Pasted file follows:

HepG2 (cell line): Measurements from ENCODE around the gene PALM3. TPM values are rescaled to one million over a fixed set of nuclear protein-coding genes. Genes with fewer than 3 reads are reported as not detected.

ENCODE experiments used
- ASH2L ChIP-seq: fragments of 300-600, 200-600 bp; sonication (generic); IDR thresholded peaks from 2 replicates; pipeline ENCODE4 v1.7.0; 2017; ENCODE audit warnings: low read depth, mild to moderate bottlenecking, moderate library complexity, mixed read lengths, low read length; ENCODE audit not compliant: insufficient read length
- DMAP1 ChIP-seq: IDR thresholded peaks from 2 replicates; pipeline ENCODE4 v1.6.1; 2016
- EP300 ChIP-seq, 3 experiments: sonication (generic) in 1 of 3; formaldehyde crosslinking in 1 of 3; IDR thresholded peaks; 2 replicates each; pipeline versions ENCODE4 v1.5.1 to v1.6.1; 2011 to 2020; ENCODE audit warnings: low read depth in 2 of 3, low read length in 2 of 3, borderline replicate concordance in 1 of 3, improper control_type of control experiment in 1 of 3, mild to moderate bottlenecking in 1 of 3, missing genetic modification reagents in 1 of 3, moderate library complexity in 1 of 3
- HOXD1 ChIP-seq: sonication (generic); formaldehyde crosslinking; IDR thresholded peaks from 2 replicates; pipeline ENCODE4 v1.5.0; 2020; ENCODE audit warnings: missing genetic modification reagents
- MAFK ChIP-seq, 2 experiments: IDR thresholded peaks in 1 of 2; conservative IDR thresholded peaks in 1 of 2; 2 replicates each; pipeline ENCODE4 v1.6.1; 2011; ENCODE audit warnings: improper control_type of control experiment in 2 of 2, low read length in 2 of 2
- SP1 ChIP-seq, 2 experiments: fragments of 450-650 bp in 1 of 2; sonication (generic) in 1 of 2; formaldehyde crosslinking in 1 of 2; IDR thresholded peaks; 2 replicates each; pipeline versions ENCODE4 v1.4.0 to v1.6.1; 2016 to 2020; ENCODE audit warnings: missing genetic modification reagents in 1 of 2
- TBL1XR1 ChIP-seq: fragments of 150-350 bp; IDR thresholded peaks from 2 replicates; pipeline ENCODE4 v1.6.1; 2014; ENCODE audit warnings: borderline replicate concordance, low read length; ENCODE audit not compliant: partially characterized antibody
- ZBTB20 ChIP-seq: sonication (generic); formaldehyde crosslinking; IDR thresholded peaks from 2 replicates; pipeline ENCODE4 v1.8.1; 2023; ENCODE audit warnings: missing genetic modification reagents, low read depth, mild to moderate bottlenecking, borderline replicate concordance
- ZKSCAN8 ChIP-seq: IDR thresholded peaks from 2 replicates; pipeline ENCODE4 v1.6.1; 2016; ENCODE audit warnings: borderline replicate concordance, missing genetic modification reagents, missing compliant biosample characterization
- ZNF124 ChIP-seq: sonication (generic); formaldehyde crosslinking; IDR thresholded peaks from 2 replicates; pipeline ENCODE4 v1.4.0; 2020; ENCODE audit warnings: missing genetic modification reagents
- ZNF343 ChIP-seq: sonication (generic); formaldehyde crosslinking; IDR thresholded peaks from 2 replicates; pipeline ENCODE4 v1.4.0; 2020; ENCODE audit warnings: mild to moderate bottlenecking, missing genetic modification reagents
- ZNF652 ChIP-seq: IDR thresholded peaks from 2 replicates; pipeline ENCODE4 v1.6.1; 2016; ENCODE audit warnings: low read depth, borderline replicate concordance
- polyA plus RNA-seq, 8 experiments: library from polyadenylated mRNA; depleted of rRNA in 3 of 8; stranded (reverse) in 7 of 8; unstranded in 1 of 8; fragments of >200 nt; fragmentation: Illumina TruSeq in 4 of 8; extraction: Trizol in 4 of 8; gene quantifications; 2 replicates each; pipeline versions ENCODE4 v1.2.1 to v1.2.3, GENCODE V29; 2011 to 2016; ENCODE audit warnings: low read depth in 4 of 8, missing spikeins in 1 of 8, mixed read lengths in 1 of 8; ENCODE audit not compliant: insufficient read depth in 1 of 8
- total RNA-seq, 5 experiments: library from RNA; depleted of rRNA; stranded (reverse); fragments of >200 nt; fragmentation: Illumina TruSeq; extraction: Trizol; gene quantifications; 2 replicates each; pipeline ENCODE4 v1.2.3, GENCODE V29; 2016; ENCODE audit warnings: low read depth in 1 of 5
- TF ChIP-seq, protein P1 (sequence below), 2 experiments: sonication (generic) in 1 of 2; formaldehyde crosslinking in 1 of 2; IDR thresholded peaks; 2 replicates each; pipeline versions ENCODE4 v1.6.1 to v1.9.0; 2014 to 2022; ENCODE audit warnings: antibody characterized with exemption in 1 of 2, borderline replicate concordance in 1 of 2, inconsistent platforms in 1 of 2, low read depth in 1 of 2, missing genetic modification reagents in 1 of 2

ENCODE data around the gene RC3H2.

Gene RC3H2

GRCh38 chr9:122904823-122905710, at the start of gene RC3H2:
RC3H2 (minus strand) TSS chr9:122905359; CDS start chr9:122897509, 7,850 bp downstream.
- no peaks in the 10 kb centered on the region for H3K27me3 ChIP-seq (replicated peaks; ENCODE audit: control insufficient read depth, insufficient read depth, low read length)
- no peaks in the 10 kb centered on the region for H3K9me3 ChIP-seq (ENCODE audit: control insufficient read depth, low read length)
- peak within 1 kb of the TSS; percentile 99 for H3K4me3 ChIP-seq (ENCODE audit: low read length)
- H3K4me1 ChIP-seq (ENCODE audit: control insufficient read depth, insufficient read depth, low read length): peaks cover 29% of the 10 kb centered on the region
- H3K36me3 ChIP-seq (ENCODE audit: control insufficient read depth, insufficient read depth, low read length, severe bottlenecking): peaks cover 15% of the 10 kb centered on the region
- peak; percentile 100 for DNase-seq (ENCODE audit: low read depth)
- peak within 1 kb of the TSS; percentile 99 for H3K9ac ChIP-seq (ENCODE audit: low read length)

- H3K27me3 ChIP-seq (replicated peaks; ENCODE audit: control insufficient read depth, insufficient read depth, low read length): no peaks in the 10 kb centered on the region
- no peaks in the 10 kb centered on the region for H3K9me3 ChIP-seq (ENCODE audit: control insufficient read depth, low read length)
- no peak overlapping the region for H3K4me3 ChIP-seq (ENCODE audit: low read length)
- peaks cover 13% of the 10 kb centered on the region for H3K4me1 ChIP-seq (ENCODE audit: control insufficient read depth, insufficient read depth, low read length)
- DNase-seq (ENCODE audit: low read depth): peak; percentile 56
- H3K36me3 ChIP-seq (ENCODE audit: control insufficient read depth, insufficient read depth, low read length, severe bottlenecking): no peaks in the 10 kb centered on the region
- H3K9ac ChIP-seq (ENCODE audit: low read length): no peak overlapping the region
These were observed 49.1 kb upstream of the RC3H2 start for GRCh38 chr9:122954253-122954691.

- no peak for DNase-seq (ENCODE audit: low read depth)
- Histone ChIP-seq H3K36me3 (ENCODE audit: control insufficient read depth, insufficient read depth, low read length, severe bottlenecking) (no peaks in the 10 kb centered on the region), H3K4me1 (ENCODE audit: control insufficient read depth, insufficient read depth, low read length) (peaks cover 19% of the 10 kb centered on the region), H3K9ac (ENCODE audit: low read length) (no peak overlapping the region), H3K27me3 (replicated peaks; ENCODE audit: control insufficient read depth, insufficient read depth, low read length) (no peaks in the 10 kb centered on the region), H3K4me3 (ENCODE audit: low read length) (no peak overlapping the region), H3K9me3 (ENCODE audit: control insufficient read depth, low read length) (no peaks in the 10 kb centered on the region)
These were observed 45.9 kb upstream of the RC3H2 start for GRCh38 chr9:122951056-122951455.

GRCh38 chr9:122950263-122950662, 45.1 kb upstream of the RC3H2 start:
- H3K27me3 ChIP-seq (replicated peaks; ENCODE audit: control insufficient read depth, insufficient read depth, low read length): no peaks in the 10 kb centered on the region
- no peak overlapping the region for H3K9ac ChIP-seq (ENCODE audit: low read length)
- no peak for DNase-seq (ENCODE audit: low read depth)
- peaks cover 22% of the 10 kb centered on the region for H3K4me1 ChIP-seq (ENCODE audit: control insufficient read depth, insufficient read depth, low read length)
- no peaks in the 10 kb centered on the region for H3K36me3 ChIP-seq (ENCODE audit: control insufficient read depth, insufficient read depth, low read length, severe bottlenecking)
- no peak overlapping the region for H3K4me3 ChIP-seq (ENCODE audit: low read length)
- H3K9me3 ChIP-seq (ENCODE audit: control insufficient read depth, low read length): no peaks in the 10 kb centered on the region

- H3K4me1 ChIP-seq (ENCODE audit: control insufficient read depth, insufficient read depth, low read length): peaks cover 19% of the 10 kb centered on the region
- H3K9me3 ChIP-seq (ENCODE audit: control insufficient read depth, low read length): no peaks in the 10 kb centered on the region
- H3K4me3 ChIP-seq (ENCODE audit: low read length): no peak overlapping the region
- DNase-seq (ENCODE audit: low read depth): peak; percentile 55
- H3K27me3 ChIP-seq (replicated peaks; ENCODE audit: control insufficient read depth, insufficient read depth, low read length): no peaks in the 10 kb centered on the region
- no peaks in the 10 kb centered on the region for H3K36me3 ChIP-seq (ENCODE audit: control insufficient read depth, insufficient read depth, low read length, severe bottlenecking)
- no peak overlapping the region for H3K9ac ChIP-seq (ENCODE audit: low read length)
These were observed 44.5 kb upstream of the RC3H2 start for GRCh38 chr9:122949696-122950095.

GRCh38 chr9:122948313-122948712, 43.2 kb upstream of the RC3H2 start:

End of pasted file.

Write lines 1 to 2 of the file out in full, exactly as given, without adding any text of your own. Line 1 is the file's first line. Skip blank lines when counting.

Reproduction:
HepG2 (cell line): Measurements from ENCODE around the gene PALM3. TPM values are rescaled to one million over a fixed set of nuclear protein-coding genes. Genes with fewer than 3 reads are reported as not detected.

ENCODE experiments used